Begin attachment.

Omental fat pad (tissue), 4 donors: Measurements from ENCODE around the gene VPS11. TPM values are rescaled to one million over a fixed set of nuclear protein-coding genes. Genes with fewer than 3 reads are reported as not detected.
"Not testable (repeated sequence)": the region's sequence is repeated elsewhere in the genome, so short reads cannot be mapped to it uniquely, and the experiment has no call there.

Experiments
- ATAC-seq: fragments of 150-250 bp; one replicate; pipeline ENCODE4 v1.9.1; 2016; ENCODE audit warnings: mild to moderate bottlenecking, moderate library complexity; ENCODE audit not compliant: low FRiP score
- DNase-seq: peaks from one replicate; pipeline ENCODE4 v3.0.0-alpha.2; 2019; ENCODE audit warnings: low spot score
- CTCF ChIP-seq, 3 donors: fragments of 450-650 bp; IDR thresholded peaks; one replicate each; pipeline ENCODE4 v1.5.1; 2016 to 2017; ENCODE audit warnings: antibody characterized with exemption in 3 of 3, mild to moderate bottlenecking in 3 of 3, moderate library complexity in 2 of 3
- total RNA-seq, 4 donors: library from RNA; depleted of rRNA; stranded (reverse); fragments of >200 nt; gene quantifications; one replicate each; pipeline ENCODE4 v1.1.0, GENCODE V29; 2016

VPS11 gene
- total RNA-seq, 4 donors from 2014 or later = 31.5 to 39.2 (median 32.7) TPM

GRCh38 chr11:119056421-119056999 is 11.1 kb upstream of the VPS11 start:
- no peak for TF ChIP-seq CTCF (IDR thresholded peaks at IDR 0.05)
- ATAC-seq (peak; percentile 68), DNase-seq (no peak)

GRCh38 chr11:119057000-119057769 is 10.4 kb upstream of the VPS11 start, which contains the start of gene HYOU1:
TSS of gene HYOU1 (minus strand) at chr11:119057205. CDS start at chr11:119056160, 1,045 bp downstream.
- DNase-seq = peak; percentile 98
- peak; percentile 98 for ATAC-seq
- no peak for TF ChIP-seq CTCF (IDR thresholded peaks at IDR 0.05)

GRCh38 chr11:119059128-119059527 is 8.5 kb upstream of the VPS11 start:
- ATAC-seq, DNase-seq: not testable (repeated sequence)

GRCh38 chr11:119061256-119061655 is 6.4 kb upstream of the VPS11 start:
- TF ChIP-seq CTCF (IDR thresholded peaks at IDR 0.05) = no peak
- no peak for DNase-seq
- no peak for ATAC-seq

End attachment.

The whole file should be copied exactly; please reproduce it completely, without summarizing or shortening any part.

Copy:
Omental fat pad (tissue), 4 donors: Measurements from ENCODE around the gene VPS11. TPM values are rescaled to one million over a fixed set of nuclear protein-coding genes. Genes with fewer than 3 reads are reported as not detected.
"Not testable (repeated sequence)": the region's sequence is repeated elsewhere in the genome, so short reads cannot be mapped to it uniquely, and the experiment has no call there.

Experiments
- ATAC-seq: fragments of 150-250 bp; one replicate; pipeline ENCODE4 v1.9.1; 2016; ENCODE audit warnings: mild to moderate bottlenecking, moderate library complexity; ENCODE audit not compliant: low FRiP score
- DNase-seq: peaks from one replicate; pipeline ENCODE4 v3.0.0-alpha.2; 2019; ENCODE audit warnings: low spot score
- CTCF ChIP-seq, 3 donors: fragments of 450-650 bp; IDR thresholded peaks; one replicate each; pipeline ENCODE4 v1.5.1; 2016 to 2017; ENCODE audit warnings: antibody characterized with exemption in 3 of 3, mild to moderate bottlenecking in 3 of 3, moderate library complexity in 2 of 3
- total RNA-seq, 4 donors: library from RNA; depleted of rRNA; stranded (reverse); fragments of >200 nt; gene quantifications; one replicate each; pipeline ENCODE4 v1.1.0, GENCODE V29; 2016

VPS11 gene
- total RNA-seq, 4 donors from 2014 or later = 31.5 to 39.2 (median 32.7) TPM

GRCh38 chr11:119056421-119056999 is 11.1 kb upstream of the VPS11 start:
- no peak for TF ChIP-seq CTCF (IDR thresholded peaks at IDR 0.05)
- ATAC-seq (peak; percentile 68), DNase-seq (no peak)

GRCh38 chr11:119057000-119057769 is 10.4 kb upstream of the VPS11 start, which contains the start of gene HYOU1:
TSS of gene HYOU1 (minus strand) at chr11:119057205. CDS start at chr11:119056160, 1,045 bp downstream.
- DNase-seq = peak; percentile 98
- peak; percentile 98 for ATAC-seq
- no peak for TF ChIP-seq CTCF (IDR thresholded peaks at IDR 0.05)

GRCh38 chr11:119059128-119059527 is 8.5 kb upstream of the VPS11 start:
- ATAC-seq, DNase-seq: not testable (repeated sequence)

GRCh38 chr11:119061256-119061655 is 6.4 kb upstream of the VPS11 start:
- TF ChIP-seq CTCF (IDR thresholded peaks at IDR 0.05) = no peak
- no peak for DNase-seq
- no peak for ATAC-seq